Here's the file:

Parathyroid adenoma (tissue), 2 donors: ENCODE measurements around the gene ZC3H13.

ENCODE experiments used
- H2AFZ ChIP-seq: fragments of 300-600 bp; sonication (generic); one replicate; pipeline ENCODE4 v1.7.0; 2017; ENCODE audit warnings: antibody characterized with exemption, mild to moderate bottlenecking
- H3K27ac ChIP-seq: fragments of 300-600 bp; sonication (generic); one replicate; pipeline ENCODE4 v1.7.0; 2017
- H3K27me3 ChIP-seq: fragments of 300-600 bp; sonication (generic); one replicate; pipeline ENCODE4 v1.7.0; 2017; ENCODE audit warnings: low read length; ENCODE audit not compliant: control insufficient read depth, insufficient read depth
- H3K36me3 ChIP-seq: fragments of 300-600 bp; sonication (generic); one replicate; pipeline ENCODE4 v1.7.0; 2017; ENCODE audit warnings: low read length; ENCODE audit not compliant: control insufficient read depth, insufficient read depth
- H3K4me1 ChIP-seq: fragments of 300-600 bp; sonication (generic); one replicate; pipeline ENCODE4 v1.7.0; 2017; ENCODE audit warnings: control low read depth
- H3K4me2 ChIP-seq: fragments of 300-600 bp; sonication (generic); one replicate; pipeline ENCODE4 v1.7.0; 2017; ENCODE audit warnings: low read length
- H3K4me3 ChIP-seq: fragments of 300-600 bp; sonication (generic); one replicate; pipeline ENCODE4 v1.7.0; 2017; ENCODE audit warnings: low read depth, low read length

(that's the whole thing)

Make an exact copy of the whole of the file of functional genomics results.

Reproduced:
Parathyroid adenoma (tissue), 2 donors: ENCODE measurements around the gene ZC3H13.

ENCODE experiments used
- H2AFZ ChIP-seq: fragments of 300-600 bp; sonication (generic); one replicate; pipeline ENCODE4 v1.7.0; 2017; ENCODE audit warnings: antibody characterized with exemption, mild to moderate bottlenecking
- H3K27ac ChIP-seq: fragments of 300-600 bp; sonication (generic); one replicate; pipeline ENCODE4 v1.7.0; 2017
- H3K27me3 ChIP-seq: fragments of 300-600 bp; sonication (generic); one replicate; pipeline ENCODE4 v1.7.0; 2017; ENCODE audit warnings: low read length; ENCODE audit not compliant: control insufficient read depth, insufficient read depth
- H3K36me3 ChIP-seq: fragments of 300-600 bp; sonication (generic); one replicate; pipeline ENCODE4 v1.7.0; 2017; ENCODE audit warnings: low read length; ENCODE audit not compliant: control insufficient read depth, insufficient read depth
- H3K4me1 ChIP-seq: fragments of 300-600 bp; sonication (generic); one replicate; pipeline ENCODE4 v1.7.0; 2017; ENCODE audit warnings: control low read depth
- H3K4me2 ChIP-seq: fragments of 300-600 bp; sonication (generic); one replicate; pipeline ENCODE4 v1.7.0; 2017; ENCODE audit warnings: low read length
- H3K4me3 ChIP-seq: fragments of 300-600 bp; sonication (generic); one replicate; pipeline ENCODE4 v1.7.0; 2017; ENCODE audit warnings: low read depth, low read length